09.11.2016 Preaching Text: “‘Which one of you, having a hundred sheep and losing one of them does not leave the ninety-nine in the wilderness and go after the one that is lost until he finds it?’” (Luke 15:4)
We tend to think of God in monolithic terms, that he must conform to one timeless, unchanging mood. Yet throughout scripture, both Old and New, we see God at one moment angry and vengeful, and then merciful and kind. It can be confusing.
Take our readings this morning from 1 Timothy and Luke. In 1 Timothy, the apostle Paul talks about how God bestowed upon him, a former persecutor of Christ’s church, and self-confessed sinner of sinners, a life-changing mercy, granting him a new life born of grace (read: forgiveness).
In the same vein, in Luke, God is portrayed as one who will stop at nothing to save his children. God is as a shepherd who leaves the 99 to look for the one lost sheep, and as the woman who searches tirelessly until she finds the lost coin. God’s love, in other words, is a pursuing love, unyielding and unrelenting.
Then again, in the reading from Jeremiah, God is ready to exact vengeance. Pronouncing judgment on a faithless nation, Jeremiah speaks God’s wrath: “The whole land shall be a desolation…”
Of course, we may be tempted to interpret this difference as the dichotomy between the Old and New Testaments. As the argument goes, the Old Testament is all about judgment while the New Testament is all about forgiveness.
The Old Testament God, according to this way of thinking, might be pictured as an old, white-bearded man angrily throwing thunderbolts at a feckless and faithless earth, while the New Testament God might be visualized as the smiling, blond-haired, blue-eyed Jesus we’ve seen in countless Sunday school rooms – you know, Jesus meek and mild.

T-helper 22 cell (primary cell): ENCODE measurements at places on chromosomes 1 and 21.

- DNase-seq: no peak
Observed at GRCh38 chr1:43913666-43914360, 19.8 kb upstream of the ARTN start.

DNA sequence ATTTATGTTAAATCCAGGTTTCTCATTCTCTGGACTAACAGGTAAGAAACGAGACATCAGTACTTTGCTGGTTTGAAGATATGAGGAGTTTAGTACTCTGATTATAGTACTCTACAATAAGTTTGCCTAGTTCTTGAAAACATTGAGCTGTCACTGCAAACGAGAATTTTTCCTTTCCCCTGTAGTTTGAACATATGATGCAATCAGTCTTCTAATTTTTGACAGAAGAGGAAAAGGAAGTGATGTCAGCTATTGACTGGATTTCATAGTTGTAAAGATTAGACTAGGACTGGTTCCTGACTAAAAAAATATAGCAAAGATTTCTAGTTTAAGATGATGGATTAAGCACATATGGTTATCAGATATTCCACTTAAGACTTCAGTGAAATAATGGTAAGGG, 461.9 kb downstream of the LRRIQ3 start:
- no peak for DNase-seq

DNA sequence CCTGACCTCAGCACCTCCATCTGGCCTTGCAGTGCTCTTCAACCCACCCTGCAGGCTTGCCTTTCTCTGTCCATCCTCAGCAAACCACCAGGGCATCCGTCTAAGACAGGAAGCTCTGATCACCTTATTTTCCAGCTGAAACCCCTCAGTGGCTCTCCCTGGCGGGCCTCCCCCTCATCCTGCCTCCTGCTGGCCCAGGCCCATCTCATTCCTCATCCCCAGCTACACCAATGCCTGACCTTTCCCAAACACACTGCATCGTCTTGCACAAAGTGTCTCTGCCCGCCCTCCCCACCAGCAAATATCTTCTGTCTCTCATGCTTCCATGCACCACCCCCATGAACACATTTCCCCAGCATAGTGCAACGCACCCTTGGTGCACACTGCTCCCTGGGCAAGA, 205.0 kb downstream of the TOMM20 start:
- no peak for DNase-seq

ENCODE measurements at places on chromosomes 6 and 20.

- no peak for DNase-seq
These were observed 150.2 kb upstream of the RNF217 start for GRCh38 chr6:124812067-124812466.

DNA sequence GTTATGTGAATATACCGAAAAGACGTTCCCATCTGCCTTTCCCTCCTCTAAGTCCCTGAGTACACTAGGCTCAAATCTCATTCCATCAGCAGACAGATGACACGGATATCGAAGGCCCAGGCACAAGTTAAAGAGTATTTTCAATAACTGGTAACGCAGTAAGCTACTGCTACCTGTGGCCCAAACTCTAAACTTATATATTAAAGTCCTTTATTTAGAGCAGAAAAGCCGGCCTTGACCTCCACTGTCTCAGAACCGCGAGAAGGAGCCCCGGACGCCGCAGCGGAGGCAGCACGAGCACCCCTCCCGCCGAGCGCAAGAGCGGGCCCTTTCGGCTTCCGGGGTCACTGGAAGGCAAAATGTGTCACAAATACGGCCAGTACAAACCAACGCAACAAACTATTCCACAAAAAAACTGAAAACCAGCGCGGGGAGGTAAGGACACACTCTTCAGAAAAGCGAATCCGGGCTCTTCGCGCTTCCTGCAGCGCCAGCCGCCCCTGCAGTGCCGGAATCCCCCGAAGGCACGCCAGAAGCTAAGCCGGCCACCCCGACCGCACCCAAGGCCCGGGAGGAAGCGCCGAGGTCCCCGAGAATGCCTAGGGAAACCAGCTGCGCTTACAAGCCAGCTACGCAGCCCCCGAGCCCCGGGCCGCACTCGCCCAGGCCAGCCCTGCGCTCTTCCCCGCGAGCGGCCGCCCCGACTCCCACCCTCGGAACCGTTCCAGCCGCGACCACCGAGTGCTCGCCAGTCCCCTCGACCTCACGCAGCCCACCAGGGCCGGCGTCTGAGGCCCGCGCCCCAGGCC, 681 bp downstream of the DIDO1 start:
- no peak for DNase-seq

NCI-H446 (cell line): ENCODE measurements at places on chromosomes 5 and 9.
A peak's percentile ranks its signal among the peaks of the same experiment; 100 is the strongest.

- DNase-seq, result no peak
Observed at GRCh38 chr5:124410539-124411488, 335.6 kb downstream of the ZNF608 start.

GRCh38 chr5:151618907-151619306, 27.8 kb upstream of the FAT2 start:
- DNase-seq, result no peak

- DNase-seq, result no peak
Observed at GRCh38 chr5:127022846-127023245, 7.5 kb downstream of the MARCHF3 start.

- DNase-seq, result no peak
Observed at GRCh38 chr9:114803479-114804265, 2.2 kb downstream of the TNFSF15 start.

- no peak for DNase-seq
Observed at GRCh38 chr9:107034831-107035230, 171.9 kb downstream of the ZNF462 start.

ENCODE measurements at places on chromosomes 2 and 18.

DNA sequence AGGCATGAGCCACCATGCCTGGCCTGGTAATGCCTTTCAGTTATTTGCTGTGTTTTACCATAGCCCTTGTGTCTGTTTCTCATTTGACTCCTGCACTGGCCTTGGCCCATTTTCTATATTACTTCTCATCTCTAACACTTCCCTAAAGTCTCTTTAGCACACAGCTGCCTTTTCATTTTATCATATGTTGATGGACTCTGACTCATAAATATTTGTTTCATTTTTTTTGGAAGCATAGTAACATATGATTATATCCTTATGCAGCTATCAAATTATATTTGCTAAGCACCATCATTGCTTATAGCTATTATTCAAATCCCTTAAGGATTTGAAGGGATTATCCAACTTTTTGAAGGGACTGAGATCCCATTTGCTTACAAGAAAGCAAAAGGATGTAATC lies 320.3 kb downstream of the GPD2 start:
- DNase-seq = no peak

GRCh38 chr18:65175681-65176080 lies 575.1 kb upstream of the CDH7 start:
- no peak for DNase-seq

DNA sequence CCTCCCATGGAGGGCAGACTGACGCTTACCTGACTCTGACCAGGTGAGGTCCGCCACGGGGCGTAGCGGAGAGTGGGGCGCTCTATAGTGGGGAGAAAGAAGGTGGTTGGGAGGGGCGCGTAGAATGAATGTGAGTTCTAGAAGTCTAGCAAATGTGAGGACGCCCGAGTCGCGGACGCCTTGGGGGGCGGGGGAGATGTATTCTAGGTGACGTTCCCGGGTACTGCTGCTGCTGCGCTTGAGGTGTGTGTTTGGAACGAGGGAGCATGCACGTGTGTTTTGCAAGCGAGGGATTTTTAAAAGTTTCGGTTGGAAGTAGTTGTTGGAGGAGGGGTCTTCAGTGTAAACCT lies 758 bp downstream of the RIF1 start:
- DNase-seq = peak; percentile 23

This strange juxtaposition regarding the nature of this twofold God has become fodder for the mill during our now weeks-long study of the Book of Revelation. In it we’ve been confronted with horrible images of divine judgment that produce unthinkable human suffering, all found in the New Testament.
In truth, both testaments reveal God’s mercy and God’s judgment. The supposed dichotomy between the two is simply false. There are countless examples of God’s mercy in the Old Testament and countless examples of God’s judgment, even vengeance, in the New!
So what are we to make of these seemingly incompatible images of God? Is he schizophrenic? Or just plain moody? After all, if we’re paying attention, he often seems to jump from one disposition to the next.
Perhaps the problem is that we forget God is a living being, a living Spirit. We’re more apt to think of him as the Deists do, as the “cosmic watchmaker” who at Creation sets up life with all its natural laws and moral truths, but who then leaves it to fend for itself as he watches, unmoved, from afar.
The God of scripture, however, is not a passive observer of history. He is an active participant. In last week’s reading, for instance, also from Jeremiah, we’re told that God “changed his mind,” or repented. Rather than remote and passive, he is shown to be capable of deciding and acting howsoever he wills!
In biblical thought, therefore, natural laws and even moral truths are provisional. Because they come from God, and serve at his pleasure, God can suspend them at any time.